Grains of dust illustrate how fast a landscape is covered with ice after an ice age sets in.
The shift from a relatively warm interglacial to proper ice age is a typical tipping point in the climate system. The climate changes into another mode because dark ground converts sunlight into heat, but snow and ice covers reflect a large amount of energy back into space.
The last time such a shift took place was 113.000 years ago, when the Eem interglacial ended and frost once again conquered the northern hemisphere. During the next thousands of years a large part of North America, Asia, the whole of Scandinavia and a part of Northern Germany was covered in kilometer thick white ice – exactly like Greenland is today.
How fast did this change happen?
The time scale on how a landscape is covered at the end of an interglacial was not known until now when a new method, developed by Physics of Ice, Climate and Earth (PICE) at the Niels Bohr Institute, University of Copenhagen, shows that the grains of dust which are always present in permanent ice can detail the picture of the changing landscape.
The technique was recently published in Nature Communications, and exploits the fact that dust which reaches an ice cap typically has been whirled up from dry areas without snow or ice. After it lands it is embedded in the yearly layers of snow which through thousands of years under its own pressure become a cover of ice. But large grains and small specks of dust seldom travel the same distances. The small ones might come from the other side of the planet whilst larger grains of dust typically blow in from local areas.
Postdoc Marius Simonsen and colleagues analyzed dust from new drillings in a local ice cap on the peninsula Renland, not far from Ittoqqortoormiit (Scoresbysund) in Eastern Greenland. By comparing large grains of dust in the ice with local dust from the area, they have mapped how fast Eastern Greenland was covered with ice and snow at the end of the last interglacial.
“With this new method we finally retrieve information on how the ice advances. It gives us a link to data on how fast we enter an ice age in a way we have never had before,” says Marius Simonsen.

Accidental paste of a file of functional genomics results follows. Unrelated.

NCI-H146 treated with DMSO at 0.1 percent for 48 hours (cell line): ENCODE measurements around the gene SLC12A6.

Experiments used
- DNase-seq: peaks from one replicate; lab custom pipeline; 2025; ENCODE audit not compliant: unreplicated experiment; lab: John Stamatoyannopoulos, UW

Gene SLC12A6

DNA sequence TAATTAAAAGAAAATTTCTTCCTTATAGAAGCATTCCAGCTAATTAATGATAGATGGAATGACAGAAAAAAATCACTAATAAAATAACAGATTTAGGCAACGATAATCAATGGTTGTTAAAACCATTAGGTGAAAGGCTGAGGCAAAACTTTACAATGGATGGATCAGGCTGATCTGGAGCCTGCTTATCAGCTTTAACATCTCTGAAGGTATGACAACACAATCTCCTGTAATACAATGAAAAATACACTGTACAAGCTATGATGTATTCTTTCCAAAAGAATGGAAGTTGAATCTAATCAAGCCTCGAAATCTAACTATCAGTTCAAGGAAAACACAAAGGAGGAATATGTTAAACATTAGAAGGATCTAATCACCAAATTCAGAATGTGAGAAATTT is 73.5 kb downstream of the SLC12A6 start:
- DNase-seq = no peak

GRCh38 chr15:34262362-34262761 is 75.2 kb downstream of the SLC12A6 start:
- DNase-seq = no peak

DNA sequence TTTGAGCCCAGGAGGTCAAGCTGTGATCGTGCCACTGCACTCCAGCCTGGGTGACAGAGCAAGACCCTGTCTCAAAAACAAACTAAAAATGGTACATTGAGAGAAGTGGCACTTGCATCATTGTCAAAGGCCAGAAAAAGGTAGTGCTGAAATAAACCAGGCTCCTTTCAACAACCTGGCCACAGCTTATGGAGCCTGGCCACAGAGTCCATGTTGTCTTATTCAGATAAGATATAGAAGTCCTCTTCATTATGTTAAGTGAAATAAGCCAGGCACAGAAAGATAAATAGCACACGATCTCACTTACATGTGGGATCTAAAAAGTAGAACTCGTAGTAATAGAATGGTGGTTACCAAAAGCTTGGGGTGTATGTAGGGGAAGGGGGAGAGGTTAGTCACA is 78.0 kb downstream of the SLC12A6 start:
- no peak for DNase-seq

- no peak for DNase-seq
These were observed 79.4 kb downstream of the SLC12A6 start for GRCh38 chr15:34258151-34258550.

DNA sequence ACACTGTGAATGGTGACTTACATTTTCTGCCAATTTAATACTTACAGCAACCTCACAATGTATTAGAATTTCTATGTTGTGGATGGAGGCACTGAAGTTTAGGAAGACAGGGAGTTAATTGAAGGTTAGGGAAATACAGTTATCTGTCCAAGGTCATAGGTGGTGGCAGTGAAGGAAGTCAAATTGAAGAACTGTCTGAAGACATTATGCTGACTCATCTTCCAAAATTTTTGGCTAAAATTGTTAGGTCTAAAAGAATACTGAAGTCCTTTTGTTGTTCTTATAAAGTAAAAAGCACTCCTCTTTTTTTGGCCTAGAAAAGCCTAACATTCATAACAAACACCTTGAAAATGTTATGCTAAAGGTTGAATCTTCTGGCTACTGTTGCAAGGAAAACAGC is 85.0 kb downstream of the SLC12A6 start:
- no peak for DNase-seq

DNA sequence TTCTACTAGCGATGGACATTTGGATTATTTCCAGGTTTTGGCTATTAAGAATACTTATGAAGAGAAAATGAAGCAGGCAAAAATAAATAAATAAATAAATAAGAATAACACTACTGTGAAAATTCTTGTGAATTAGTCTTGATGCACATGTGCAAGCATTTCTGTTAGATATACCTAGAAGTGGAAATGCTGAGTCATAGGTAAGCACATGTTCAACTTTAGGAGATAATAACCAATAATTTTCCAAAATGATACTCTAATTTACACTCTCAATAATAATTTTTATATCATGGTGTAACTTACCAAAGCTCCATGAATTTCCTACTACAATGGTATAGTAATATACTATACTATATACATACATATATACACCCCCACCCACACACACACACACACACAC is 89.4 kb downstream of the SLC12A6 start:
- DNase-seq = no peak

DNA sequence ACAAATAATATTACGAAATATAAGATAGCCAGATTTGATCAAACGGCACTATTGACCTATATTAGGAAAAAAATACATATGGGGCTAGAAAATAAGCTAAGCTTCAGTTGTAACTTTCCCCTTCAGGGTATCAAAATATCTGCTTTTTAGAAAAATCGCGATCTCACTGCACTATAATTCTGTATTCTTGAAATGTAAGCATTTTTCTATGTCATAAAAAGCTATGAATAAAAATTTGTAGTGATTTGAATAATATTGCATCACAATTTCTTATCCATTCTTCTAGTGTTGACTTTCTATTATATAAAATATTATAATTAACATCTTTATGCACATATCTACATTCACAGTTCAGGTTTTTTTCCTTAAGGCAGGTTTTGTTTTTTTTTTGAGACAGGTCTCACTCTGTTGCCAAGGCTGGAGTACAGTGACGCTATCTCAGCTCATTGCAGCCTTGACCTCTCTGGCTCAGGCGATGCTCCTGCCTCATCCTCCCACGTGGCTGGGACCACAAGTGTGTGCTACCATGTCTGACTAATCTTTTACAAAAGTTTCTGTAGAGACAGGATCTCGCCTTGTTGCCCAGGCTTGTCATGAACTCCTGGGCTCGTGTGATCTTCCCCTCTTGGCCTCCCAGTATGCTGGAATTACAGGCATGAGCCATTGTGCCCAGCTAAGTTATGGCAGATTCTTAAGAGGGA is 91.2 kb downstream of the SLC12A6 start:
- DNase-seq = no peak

The results document that it took 2400 years to completely cover the coastal areas of Eastern Greenland with ice and snow. In other words: It is a relatively slow process.
“It looks very much like we imagined it would. But these numbers are good to know. This is the first time we know with confidence how quickly Greenland becomes covered with snow. That can be built into climate models, so they can calculate in larger detail how these large shifts happen in the climate system,” explains Helle Astrid Kjær from TiPES.
Next step will be to conduct similar analyses on ice from The Mueller Ice Cap in Eastern Canada and maybe also The Hans Tausen Ice Cap on the tip of Eastern Greenland. Data, which might give us an idea on whether the speed of the ice age might have varied between geographical areas.
Contributors to ReCap are Centre for Ice and Climate, Niels Bohr Institute, University of Copenhagen, Copenhagen, Denmark; Department of Earth and Environmental Sciences, University Milano-Bicocca, Milan, Italy; Lamont-Doherty Earth Observatory, Columbia University, Palisades, NY, USA; Department of Earth and Environmental Sciences, Columbia University, New York, NY, USA; Department of Geosciences and Natural Resource Management, University of Copenhagen, Denmark; Earth and Environmental Systems Institute, Pennsylvania State University, University Park, Pennsylvania, USA; Danish Meteorological Institute, Copenhagen, Denmark.
Drilling of the ice core ReCap was supported by The Danish National Research Foundation, the American National Science Foundation, the German Alfred Wegener Institute and the European Union Horizon 2020 Research and Innovation Programme. The measurements of dust were supported by the EU funding ice2ice.
The TiPES project has received funding from the European Union’s Horizon 2020 research and innovation programme under grant agreement No 820970.